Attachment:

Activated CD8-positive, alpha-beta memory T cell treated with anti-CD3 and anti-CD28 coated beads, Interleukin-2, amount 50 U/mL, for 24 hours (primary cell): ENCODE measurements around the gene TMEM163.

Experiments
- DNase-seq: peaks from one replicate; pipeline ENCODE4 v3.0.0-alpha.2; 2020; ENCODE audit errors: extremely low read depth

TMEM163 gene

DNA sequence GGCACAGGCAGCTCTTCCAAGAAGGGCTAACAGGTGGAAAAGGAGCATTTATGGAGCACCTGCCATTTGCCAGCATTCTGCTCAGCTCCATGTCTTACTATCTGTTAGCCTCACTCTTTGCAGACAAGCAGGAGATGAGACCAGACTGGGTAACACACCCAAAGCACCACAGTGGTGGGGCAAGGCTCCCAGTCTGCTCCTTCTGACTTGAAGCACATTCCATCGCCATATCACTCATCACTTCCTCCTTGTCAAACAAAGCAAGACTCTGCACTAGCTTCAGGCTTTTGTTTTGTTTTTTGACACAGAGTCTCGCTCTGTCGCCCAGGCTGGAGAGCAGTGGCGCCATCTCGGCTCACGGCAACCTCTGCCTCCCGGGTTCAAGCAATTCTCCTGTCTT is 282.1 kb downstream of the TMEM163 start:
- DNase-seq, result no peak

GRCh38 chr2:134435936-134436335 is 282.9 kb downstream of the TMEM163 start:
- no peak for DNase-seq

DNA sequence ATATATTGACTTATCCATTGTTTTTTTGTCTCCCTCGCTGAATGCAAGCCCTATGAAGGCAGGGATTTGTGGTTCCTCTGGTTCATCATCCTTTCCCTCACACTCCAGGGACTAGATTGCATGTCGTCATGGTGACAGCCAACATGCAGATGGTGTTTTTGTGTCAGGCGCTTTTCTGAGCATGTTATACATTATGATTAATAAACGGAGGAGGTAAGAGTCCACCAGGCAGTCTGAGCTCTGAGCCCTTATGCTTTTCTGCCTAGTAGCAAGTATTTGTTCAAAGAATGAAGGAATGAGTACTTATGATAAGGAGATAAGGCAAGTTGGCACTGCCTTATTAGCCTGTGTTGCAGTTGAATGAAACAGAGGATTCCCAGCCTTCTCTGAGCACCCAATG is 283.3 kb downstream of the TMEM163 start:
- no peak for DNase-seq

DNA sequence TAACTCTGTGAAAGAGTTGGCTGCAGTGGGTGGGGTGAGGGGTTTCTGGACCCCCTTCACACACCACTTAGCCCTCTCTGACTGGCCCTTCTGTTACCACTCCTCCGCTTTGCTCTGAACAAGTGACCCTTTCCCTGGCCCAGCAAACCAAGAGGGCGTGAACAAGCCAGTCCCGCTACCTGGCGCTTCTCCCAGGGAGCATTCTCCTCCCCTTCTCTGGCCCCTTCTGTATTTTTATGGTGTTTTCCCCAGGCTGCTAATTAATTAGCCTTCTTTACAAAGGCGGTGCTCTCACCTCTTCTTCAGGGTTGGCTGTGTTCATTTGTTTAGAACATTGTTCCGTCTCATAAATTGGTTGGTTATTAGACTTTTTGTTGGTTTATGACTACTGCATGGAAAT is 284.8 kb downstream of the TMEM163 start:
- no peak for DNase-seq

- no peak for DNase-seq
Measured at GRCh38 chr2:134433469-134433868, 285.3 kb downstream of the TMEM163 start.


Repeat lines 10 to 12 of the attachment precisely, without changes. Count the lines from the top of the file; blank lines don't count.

- no peak for DNase-seq

DNA sequence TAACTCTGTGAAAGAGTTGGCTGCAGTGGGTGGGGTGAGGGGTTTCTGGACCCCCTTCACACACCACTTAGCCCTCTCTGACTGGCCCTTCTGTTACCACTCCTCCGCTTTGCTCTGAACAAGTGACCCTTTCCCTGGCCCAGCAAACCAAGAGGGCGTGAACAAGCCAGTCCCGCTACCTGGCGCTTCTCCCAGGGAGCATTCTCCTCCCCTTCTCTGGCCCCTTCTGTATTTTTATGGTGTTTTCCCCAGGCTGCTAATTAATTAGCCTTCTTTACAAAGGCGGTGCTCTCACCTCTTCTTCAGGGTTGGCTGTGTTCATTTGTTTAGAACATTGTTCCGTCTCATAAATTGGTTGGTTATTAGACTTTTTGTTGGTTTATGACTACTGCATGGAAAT is 284.8 kb downstream of the TMEM163 start:
- no peak for DNase-seq